/var/log inside the container. For example, you can find the nginx logs in
/shared/logs/seafile: This is the directory that would contain the log files of seafile server processes. For example, you can find seaf-server logs in
/shared/ssl: This is directory for certificate, which does not exist by default.
/shared/bootstrap.conf: This file does not exist by default. You can create it by your self, and write the configuration of files similar to the
TO upgrade to latest version of seafile server:
docker pull seafileltd/seafile:latestdocker rm -f seafiledocker run -d --name seafile \-e SEAFILE_SERVER_LETSENCRYPT=true \-e SEAFILE_SERVER_HOSTNAME=seafile.example.com \-e SEAFILE_ADMIN_EMAIL=[email protected] \-e SEAFILE_ADMIN_PASSWORD=a_very_secret_password \-v /opt/seafile-data:/shared \-p 80:80 \-p 443:443 \seafileltd/seafile:latest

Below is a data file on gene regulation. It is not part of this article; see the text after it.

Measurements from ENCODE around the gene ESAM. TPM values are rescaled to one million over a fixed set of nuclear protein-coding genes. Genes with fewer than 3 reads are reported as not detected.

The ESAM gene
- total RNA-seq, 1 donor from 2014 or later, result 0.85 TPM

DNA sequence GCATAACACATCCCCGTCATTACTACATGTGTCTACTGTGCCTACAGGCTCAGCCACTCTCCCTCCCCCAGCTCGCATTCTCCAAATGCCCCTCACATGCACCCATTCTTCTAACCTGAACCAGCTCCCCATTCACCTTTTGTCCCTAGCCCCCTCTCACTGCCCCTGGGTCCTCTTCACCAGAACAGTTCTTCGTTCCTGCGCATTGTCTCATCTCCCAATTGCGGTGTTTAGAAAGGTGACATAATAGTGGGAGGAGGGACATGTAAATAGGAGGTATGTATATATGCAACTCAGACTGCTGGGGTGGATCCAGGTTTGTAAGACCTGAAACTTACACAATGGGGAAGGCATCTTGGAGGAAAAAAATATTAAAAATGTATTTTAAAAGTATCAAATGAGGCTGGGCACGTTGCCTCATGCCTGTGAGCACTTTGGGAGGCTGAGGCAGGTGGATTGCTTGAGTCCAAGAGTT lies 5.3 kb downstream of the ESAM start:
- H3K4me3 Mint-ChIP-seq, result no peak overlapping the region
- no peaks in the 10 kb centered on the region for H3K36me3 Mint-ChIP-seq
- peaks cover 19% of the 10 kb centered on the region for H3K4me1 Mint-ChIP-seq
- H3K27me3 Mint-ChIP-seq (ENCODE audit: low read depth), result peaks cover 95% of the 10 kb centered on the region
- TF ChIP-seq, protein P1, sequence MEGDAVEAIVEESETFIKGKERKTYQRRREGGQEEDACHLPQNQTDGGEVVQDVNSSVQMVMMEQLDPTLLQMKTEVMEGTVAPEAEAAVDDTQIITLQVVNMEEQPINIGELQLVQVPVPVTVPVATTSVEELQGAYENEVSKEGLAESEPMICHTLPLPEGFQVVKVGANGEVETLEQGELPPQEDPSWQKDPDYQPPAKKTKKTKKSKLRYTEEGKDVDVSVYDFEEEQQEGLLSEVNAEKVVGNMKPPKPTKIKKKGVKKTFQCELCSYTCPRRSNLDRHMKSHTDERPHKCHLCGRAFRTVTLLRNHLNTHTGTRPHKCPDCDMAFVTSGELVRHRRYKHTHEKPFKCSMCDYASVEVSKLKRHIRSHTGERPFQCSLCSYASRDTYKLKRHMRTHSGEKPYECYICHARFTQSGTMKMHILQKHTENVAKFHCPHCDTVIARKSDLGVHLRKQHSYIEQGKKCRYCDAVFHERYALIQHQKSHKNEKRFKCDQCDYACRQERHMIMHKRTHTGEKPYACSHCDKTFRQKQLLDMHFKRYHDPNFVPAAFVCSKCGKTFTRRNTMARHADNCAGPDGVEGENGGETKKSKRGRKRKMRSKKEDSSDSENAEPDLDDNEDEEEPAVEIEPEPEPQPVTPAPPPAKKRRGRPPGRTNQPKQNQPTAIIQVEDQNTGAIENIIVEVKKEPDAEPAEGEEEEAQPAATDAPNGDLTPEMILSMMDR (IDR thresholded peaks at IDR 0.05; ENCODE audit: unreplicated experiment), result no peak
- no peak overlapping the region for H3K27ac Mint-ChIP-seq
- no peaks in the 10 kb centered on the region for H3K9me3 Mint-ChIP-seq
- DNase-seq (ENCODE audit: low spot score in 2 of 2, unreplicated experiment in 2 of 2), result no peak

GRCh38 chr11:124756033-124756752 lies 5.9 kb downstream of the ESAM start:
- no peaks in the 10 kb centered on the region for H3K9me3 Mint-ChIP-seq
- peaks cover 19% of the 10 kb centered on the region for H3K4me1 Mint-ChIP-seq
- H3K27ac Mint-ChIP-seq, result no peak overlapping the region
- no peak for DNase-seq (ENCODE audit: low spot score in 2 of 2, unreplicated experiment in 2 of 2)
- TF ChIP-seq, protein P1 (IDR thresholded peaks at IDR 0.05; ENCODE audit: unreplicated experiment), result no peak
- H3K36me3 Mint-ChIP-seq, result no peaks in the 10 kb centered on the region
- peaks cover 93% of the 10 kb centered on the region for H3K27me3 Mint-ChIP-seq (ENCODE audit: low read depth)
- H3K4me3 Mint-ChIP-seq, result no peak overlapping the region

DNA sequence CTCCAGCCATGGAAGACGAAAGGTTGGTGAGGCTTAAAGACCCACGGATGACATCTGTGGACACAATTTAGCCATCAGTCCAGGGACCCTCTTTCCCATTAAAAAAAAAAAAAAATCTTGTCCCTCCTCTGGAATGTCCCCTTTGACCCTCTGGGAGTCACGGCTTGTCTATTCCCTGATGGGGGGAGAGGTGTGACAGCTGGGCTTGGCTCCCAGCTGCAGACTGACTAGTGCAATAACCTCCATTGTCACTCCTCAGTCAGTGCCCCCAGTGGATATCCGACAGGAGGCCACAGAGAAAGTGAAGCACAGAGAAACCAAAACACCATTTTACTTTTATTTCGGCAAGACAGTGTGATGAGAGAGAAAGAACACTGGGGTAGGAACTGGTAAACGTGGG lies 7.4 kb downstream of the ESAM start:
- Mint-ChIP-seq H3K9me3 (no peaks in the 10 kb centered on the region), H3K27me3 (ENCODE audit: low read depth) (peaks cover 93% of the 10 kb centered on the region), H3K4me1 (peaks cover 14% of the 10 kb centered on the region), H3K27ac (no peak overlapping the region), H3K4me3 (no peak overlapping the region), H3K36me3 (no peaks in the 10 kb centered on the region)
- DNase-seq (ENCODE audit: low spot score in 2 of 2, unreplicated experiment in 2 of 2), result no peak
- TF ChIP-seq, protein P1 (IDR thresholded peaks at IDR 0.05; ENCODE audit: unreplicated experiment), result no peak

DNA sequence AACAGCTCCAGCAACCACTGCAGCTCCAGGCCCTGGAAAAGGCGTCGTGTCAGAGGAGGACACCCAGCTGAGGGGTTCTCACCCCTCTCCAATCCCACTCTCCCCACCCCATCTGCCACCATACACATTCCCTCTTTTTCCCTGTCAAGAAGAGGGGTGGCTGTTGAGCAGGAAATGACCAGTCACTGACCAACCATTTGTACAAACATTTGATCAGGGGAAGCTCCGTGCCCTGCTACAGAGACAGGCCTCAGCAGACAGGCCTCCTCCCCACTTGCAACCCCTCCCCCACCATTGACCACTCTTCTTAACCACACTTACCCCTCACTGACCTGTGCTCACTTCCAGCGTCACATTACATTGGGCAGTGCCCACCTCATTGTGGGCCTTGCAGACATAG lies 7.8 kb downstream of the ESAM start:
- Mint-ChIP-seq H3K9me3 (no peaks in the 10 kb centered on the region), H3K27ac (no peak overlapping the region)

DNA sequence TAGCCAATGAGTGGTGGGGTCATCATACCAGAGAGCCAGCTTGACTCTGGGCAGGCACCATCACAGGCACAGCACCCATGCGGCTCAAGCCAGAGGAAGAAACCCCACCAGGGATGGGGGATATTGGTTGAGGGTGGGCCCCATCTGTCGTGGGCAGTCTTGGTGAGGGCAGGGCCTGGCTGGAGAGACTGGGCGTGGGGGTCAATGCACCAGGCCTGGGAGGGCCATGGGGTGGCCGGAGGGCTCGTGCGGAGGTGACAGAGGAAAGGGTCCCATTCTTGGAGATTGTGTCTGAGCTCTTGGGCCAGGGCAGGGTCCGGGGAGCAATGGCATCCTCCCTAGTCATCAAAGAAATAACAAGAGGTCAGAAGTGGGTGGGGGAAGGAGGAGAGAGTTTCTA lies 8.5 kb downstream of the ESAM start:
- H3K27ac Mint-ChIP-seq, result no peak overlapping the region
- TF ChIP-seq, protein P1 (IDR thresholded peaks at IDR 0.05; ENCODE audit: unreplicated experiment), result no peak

If you are one of the early users who use the
launcher script, you should refer to upgrade from old format document.
We assume your seafile volumns path is in
/shared. And you want to backup to
/backup directory. You can create a layout similar to the following in /backup directory:
/backup---- databases/ contains database backup files---- data/ contains backups of the data directory
The data files to be backed up:
/shared/seafile/conf # configuration files/shared/seafile/pro-data # data of es/shared/seafile/seafile-data # data of seafile/shared/seafile/seahub-data # data of seahub
Backup the databases;
Backup the seafile data directory;
backing up Database:
# It's recommended to backup the database to a separate file each time. Don't overwrite older database backups for at least a week.cd /backup/databasesdocker exec -it seafile mysqldump -uroot --opt ccnet_db > ccnet_db.sqldocker exec -it seafile mysqldump -uroot --opt seafile_db > seafile_db.sqldocker exec -it seafile mysqldump -uroot --opt seahub_db > seahub_db.sql